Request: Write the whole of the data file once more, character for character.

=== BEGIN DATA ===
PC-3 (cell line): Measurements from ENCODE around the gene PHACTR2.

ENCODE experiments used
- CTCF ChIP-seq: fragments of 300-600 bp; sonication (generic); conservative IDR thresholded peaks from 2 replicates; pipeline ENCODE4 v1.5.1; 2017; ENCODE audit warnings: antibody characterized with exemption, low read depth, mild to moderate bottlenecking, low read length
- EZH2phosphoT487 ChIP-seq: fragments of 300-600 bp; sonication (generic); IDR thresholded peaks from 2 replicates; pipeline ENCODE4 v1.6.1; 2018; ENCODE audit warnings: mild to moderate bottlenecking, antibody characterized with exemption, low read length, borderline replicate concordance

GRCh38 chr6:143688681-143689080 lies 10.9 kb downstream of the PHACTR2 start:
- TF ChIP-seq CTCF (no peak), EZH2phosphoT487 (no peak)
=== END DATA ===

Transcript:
PC-3 (cell line): Measurements from ENCODE around the gene PHACTR2.

ENCODE experiments used
- CTCF ChIP-seq: fragments of 300-600 bp; sonication (generic); conservative IDR thresholded peaks from 2 replicates; pipeline ENCODE4 v1.5.1; 2017; ENCODE audit warnings: antibody characterized with exemption, low read depth, mild to moderate bottlenecking, low read length
- EZH2phosphoT487 ChIP-seq: fragments of 300-600 bp; sonication (generic); IDR thresholded peaks from 2 replicates; pipeline ENCODE4 v1.6.1; 2018; ENCODE audit warnings: mild to moderate bottlenecking, antibody characterized with exemption, low read length, borderline replicate concordance

GRCh38 chr6:143688681-143689080 lies 10.9 kb downstream of the PHACTR2 start:
- TF ChIP-seq CTCF (no peak), EZH2phosphoT487 (no peak)